Made in Maine
Inaugural Winter includes a survey of work inspired by the winter season while I was living in Farmington, Maine. I grew up in Virginia and moved to Maine from Baltimore, and thus had never experienced such a long winter with increasingly difficult weather conditions. I see most of these pieces as timelines: ways of counting down or dissecting the length of the winter into smaller, more manageable increments. Living and working in rural Maine reignited my interest in textiles and my use of wool was important to not only keeping warm in my daily life but also to referencing the former wool industry in Farmington. Idyllic Landscape Unit represents the absolute best part of Maine: the summer. This piece serves as a reminder that for those three, short months of the summer season, western Maine truly is “Vacationland.” Downtime Rivers: 6 Weeks Until Spring is a project that began on Groundhog Day when Punxsutawney Phil predicted an early spring. Each river was knitted over a weeklong period during any downtime I had between teaching, grading, etc. The longer the river, the more cooped up I was during that week. While the 6th river ended on the official final day of winter, the wrath of Maine’s winter continued for another 5 weeks or so. The physical and psychological effects of cold and darkness were brutal. I encourage viewers to visit my blog, Inaugural Winter, to see data I collected throughout the winter and also read notes about my experience.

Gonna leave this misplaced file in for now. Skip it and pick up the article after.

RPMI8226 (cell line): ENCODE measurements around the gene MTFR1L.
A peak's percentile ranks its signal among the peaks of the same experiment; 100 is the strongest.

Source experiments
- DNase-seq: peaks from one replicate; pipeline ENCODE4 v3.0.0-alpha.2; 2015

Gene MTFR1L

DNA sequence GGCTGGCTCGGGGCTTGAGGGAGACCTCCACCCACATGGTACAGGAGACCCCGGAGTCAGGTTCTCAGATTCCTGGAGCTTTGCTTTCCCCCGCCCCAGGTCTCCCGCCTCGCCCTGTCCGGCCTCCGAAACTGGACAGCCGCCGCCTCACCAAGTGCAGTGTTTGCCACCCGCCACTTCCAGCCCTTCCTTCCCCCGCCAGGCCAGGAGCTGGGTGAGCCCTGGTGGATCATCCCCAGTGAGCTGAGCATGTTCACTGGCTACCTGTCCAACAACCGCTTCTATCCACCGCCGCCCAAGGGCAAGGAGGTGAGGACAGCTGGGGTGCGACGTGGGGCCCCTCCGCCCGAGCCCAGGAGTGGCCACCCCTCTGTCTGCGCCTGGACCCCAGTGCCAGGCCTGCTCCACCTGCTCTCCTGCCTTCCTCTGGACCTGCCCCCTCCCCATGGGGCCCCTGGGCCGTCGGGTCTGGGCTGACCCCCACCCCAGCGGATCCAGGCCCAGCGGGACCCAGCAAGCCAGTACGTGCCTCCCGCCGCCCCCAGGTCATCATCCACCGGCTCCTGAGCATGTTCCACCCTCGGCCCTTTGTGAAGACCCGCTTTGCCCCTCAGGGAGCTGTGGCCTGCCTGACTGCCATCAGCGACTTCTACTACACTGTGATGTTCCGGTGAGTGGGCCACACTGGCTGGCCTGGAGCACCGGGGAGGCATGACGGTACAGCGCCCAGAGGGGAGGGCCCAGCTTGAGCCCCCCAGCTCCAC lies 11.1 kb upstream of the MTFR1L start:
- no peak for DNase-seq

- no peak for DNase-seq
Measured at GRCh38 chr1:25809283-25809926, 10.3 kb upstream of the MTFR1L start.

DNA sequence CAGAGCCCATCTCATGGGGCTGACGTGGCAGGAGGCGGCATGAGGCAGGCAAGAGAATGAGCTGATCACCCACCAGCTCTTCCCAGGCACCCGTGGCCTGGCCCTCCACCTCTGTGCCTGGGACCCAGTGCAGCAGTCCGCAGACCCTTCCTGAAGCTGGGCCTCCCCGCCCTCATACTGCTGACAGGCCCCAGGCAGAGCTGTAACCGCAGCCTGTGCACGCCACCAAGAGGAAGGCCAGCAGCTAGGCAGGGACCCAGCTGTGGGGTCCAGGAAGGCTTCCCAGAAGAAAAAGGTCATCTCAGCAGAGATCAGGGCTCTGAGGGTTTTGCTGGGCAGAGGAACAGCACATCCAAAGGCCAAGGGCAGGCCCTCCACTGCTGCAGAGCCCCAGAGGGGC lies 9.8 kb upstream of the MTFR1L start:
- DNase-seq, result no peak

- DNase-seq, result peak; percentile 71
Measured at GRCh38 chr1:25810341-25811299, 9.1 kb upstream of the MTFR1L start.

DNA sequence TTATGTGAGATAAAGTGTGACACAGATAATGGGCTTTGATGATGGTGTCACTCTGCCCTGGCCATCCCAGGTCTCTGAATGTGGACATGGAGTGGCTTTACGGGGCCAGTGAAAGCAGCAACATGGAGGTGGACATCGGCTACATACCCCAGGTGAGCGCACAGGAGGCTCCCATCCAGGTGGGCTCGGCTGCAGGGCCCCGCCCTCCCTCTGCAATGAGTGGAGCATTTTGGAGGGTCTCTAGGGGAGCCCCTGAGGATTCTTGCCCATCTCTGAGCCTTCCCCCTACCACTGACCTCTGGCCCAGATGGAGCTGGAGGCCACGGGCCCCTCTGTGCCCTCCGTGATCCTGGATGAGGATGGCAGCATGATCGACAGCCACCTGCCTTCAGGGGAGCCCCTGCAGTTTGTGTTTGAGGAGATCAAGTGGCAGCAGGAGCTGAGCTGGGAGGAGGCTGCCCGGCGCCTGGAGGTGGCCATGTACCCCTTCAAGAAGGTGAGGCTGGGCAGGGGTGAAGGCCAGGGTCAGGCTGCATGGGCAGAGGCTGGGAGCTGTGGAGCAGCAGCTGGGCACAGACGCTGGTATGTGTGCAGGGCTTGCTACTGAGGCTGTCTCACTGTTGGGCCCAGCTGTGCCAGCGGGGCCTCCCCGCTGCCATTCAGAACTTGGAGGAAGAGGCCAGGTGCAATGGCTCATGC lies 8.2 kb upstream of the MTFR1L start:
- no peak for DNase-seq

One of Farmington, Maine's earliest industries was the production of wool, and now that winter has arrived, I find myself relying on this material in my everyday life more than I ever had before living here. My goal with this series is to depict the atmospheric quality of this wintery landscape through materials that have significance to Farmington and are also essential to winter survival. Each piece is created by needle-felting alpaca and sheep's wool onto wool roving stretched over a wooden frame. The piece is then photographed and printed on waterproof vinyl.